In order to prevent financial risks and promote the diversification of bank card applications，China has proposed an bank card “chip migration” plan of which electronic cash policy (e-cash) is a main component. This paper seeks to validate a comprehensive model of consumer acceptance in the context of e-cash policy using the extended unified theory of acceptance and use of technology (UTAUT) model and Structural Equation model (SEM). Based on 4,482 surveys from the e-cash pilot cities in China, the empirical results show that perceived security (PS) and cost of use (Cost) are beneficial extensions to the traditional UTAUT model. In addition, after controlling the effects of demographic factors, the classical technology acceptance factors, such as perceived usefulness, ease of use and so on, are key antecedents to users’ intention to adopt e-cash.

## sydney room - Non-Life insurance

Regression modelling involving heavy-tailed response distributions, which have heavier tails than the exponential distribution, has become increasingly popular in many insurance settings including non-life insurance. Mixed Exponential models can be considered as a natural choice for the distribution of heavy-tailed claim sizes since their tails are not exponentially bounded. This paper is concerned with introducing a general family of mixed Exponential regression models with varying dispersion which can efficiently capture the tail behaviour of losses. Our main achievement is that we present an Expectation-Maximization (EM) type algorithm which can facilitate maximum likelihood (ML) estimation for our class of mixed Exponential models which allows for regression specifications for both the mean and dispersion parameters. Finally, a real data application based on motor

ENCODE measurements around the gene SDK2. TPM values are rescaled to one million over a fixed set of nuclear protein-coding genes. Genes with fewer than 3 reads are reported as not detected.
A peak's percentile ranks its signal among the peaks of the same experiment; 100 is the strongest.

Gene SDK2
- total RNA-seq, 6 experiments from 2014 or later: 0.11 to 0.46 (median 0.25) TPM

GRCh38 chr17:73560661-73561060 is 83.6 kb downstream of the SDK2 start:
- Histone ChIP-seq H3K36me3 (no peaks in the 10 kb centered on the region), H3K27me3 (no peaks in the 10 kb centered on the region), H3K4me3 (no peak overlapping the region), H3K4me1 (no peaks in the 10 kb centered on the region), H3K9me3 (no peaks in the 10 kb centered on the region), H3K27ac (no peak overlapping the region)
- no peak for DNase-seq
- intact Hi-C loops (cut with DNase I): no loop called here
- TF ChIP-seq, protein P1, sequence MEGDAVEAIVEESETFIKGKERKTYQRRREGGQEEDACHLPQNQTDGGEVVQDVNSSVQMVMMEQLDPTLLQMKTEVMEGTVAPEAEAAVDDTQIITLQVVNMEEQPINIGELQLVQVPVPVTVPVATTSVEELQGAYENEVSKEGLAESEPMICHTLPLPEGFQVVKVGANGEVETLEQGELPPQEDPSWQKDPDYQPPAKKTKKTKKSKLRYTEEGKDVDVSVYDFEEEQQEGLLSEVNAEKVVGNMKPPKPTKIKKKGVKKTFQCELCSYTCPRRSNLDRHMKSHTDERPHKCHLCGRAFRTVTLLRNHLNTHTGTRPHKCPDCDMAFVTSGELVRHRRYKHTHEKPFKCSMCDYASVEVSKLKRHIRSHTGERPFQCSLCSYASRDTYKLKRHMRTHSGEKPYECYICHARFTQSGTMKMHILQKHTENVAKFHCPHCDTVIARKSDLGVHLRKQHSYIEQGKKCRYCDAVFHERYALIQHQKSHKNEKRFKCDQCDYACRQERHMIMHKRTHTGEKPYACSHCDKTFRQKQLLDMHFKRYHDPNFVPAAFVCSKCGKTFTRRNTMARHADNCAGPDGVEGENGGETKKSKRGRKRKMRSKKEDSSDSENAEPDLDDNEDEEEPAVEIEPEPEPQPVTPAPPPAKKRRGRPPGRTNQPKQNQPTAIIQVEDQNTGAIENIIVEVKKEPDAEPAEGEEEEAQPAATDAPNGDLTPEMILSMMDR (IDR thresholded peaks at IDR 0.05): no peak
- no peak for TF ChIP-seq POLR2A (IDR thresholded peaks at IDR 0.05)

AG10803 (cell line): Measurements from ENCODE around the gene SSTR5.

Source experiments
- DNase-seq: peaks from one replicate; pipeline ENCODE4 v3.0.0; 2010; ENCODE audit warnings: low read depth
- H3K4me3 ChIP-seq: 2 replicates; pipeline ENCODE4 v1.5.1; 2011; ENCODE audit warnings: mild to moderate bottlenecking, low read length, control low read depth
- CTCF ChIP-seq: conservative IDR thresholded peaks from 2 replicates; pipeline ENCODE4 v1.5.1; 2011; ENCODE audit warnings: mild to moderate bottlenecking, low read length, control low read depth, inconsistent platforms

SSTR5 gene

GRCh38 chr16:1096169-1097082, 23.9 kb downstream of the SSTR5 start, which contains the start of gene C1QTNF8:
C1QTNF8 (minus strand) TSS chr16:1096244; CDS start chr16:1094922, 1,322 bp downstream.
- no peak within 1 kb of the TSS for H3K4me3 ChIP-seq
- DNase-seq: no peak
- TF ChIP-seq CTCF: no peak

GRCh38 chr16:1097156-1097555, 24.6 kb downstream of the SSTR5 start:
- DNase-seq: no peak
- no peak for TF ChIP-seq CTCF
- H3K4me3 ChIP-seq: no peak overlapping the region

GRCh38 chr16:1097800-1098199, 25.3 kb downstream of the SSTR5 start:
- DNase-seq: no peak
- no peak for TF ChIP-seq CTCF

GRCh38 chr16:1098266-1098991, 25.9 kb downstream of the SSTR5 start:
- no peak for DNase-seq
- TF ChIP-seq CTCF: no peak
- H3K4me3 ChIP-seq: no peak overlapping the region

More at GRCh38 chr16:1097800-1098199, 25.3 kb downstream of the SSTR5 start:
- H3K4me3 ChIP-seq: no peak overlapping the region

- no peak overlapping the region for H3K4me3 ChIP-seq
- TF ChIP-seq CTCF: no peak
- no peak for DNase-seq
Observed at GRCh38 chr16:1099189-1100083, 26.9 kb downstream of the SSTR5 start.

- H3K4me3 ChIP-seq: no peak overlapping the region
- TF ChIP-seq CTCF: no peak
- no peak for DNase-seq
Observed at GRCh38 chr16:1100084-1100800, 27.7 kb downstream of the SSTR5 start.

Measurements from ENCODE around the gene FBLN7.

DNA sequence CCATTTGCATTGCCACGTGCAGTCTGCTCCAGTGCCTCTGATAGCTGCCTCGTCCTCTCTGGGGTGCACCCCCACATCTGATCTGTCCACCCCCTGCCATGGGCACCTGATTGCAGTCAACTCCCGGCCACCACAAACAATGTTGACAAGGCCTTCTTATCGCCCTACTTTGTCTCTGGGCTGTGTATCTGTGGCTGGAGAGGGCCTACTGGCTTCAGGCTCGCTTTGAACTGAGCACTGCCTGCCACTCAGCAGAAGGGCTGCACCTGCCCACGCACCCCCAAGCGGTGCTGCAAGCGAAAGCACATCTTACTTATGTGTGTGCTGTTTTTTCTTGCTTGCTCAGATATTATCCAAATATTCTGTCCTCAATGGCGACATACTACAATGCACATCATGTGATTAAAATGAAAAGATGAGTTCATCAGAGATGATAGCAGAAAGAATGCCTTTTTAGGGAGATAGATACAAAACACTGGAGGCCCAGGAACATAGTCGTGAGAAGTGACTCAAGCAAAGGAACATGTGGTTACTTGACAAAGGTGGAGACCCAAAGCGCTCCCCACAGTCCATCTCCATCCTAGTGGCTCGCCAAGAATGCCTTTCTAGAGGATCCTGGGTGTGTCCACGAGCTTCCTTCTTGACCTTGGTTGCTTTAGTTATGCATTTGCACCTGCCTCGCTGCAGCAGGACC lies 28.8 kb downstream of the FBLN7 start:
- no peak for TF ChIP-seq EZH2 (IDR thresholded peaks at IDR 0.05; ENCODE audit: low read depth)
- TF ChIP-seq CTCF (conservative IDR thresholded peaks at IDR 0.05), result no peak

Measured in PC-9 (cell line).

insurance data is given to illustrate the versatility of the proposed EM type algorithm.

Typical risk classification procedure in insurance is consists of a priori risk classification determined by observable risk characteristics, and a posteriori risk classification where the premium is adjusted to reflect the policyholder’s claim history. While using the full claim history data is optimal in a posteriori risk classification procedure, i.e. giving premium estimators with the minimal variances, some insurance sectors, however, only use partial information of the claim history for determining the appropriate premium to charge. Classical examples include that auto insurances premium are determined by the claim frequency data and workers’ compensation insurances are based on the aggregate severity. The motivation for such practice is to have a simplified and efficient posteriori risk classification procedure which is customized to the involved insurance policy. This paper compares the relative efficiency of the two simplified posteriori risk classifications, i.e. based on frequency versus severity, and provides the mathematical framework to assist practitioners in choosing the most appropriate practice.

Bonus-Malus systems (BMS) are widely used in actuarial sciences. These systems are applied by insurance companies to distinguish the policyholders by their risks. The most known application of BMS is in automobile third-party liability insurance. In BMS there are several classes, and the premium of a policyholder depends on the class he/she is assigned to.

The classification of policyholders over the periods of the insurance depends on the transition rules. In general, optimization of these systems involves the calculation of an appropriate premium scale considering the number of classes and transition rules as external parameters.

We present a mixed integer LP formulation for determining the premium scale and the transition rules. Furthermore, numerical examples will also be given to demonstrate that the mixed integer LP technique is suitable for handling existing Bonus-Malus systems.